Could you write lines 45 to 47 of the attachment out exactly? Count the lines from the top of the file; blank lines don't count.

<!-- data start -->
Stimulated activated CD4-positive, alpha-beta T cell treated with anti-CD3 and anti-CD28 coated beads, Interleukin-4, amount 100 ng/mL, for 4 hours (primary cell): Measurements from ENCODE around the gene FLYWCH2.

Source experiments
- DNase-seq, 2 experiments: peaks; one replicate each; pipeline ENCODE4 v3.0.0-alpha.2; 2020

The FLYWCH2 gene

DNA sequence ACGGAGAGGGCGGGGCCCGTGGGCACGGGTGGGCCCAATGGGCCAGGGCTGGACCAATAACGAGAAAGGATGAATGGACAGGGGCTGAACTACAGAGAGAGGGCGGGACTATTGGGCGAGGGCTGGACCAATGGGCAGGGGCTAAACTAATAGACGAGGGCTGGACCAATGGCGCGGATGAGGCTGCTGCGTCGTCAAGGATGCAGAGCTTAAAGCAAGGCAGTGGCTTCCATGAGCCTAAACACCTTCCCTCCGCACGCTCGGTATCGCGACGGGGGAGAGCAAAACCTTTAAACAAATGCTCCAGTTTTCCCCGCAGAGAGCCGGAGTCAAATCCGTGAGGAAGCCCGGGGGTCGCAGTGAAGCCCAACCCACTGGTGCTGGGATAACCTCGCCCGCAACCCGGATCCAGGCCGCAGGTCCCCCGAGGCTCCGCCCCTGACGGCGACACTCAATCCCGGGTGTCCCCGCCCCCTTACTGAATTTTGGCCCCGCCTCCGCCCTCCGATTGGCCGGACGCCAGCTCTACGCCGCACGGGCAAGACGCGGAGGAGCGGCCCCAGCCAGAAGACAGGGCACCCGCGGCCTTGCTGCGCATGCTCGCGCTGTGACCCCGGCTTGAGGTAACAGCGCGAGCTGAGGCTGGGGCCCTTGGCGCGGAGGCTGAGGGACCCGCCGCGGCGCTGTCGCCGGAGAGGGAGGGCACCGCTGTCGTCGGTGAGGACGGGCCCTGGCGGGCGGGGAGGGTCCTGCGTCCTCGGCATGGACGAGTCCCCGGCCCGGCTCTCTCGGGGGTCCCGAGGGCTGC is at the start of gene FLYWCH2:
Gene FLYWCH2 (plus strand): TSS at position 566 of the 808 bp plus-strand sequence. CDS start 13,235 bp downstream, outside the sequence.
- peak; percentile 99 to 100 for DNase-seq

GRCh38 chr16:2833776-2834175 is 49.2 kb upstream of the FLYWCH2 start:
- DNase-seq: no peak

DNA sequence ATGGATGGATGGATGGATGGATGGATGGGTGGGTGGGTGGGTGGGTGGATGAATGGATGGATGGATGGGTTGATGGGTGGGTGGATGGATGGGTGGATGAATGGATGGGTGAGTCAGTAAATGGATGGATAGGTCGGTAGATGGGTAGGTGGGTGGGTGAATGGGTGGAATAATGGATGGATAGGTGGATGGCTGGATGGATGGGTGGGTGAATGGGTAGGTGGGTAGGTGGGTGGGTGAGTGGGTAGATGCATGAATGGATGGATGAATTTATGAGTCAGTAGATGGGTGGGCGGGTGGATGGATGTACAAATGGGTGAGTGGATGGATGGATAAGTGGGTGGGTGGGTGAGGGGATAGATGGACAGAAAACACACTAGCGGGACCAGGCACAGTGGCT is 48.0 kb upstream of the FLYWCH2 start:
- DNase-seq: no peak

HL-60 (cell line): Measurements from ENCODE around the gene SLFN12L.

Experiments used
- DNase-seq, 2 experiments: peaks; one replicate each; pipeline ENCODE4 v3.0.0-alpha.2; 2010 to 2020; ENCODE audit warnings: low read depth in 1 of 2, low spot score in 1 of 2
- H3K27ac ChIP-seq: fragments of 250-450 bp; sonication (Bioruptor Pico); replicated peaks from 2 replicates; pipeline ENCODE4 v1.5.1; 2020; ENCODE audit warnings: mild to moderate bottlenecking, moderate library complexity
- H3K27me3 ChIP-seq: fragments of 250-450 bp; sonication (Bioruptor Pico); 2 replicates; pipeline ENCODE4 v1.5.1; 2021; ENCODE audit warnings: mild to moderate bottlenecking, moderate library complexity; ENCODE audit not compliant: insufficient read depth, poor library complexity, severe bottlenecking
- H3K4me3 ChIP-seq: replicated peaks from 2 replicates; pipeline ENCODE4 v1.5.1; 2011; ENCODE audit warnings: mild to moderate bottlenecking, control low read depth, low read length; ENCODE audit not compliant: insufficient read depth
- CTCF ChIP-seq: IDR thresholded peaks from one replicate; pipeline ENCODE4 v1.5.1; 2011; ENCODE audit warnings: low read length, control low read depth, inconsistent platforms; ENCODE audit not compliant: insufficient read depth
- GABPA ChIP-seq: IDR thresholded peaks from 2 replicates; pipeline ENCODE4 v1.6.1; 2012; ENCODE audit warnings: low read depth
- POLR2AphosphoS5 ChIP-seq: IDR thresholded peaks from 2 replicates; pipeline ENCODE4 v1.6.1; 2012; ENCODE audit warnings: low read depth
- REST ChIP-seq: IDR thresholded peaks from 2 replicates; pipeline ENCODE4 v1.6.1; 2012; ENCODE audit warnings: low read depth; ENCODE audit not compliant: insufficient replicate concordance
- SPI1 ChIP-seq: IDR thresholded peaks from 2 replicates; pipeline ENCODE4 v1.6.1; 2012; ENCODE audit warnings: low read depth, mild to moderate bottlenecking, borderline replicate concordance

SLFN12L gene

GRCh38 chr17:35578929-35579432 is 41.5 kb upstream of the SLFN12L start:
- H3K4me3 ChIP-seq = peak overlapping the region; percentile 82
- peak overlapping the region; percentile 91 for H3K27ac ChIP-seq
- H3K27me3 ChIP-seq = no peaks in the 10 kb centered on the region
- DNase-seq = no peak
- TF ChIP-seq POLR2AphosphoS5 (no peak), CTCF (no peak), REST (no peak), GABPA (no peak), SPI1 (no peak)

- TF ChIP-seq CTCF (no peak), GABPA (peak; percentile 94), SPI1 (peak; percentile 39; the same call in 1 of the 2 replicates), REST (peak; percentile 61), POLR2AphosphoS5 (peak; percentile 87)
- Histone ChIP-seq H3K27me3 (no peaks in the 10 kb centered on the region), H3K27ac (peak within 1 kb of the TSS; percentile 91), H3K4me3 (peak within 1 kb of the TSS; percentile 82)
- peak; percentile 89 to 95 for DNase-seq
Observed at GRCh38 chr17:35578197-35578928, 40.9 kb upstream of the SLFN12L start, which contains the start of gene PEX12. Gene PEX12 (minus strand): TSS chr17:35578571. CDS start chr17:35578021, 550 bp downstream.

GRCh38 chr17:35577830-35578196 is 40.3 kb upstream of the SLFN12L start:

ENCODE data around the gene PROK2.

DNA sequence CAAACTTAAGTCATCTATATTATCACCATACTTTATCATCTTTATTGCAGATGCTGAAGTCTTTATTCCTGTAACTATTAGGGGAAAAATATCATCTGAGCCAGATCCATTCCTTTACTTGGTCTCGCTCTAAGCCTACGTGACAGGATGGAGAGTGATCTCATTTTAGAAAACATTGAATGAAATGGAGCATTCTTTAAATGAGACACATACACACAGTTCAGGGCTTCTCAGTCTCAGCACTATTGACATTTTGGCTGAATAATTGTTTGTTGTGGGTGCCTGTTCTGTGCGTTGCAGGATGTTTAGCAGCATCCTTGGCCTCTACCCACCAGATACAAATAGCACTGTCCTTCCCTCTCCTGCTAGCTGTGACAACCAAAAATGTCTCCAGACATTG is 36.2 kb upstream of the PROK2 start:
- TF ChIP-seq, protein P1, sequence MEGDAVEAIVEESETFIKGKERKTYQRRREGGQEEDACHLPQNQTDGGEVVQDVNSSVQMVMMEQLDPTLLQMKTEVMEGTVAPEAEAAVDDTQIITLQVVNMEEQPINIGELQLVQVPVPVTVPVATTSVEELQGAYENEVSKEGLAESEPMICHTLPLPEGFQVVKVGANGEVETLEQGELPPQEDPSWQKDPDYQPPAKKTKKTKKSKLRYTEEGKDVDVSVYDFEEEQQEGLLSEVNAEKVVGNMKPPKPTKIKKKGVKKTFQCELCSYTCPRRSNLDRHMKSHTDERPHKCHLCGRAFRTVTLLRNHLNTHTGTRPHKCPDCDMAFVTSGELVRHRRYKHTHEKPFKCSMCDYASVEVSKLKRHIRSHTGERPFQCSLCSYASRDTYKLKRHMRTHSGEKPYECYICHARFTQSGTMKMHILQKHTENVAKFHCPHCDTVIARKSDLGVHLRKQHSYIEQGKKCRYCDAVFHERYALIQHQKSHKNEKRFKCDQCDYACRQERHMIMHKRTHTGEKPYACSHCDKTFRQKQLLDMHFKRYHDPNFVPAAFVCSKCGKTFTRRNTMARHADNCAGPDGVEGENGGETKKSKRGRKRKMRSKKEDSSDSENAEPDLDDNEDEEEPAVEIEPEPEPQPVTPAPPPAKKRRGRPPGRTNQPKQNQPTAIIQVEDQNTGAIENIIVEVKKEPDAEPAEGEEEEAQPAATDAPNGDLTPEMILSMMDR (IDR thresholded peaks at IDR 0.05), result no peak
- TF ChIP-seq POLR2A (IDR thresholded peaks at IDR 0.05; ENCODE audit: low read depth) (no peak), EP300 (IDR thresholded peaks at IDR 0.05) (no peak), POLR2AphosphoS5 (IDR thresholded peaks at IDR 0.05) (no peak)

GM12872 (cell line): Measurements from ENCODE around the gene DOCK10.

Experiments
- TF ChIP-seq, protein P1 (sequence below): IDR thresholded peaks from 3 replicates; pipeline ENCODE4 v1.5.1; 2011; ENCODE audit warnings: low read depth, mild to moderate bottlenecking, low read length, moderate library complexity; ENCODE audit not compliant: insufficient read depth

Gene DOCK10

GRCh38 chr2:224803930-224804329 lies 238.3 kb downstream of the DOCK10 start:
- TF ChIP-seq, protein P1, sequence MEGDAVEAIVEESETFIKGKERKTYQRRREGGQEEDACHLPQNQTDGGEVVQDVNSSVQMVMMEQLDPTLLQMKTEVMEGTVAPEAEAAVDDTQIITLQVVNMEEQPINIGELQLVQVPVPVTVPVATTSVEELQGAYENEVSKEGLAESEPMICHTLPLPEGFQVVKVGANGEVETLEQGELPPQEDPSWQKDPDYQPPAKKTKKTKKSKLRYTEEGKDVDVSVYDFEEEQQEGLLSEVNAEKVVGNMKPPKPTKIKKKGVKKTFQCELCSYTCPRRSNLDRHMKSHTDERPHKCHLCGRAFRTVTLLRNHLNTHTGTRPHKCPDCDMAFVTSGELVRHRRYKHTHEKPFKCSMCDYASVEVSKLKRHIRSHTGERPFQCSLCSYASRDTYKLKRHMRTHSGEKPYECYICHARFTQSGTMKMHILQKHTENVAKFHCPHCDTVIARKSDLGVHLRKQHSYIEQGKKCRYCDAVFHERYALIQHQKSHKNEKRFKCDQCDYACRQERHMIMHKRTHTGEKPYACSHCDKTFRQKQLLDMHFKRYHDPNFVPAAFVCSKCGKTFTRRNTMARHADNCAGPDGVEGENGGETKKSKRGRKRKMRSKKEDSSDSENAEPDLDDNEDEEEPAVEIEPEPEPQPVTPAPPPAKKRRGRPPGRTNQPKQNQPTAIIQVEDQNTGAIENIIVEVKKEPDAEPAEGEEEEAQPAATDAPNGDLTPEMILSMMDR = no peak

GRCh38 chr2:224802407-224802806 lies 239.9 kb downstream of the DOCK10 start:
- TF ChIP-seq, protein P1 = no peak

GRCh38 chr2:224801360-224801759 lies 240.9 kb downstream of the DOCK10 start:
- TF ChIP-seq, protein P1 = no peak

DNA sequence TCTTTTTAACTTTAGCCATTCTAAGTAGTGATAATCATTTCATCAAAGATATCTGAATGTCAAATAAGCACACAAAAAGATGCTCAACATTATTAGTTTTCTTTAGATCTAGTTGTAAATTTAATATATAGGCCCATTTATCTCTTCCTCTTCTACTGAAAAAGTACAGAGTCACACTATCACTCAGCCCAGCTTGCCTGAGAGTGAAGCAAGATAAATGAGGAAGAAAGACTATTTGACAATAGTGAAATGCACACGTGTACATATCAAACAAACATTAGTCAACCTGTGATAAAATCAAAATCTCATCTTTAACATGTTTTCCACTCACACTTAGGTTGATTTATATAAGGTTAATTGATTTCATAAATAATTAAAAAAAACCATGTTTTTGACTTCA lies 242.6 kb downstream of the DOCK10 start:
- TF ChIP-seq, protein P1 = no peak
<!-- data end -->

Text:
GRCh38 chr2:224802407-224802806 lies 239.9 kb downstream of the DOCK10 start:
- TF ChIP-seq, protein P1 = no peak

GRCh38 chr2:224801360-224801759 lies 240.9 kb downstream of the DOCK10 start: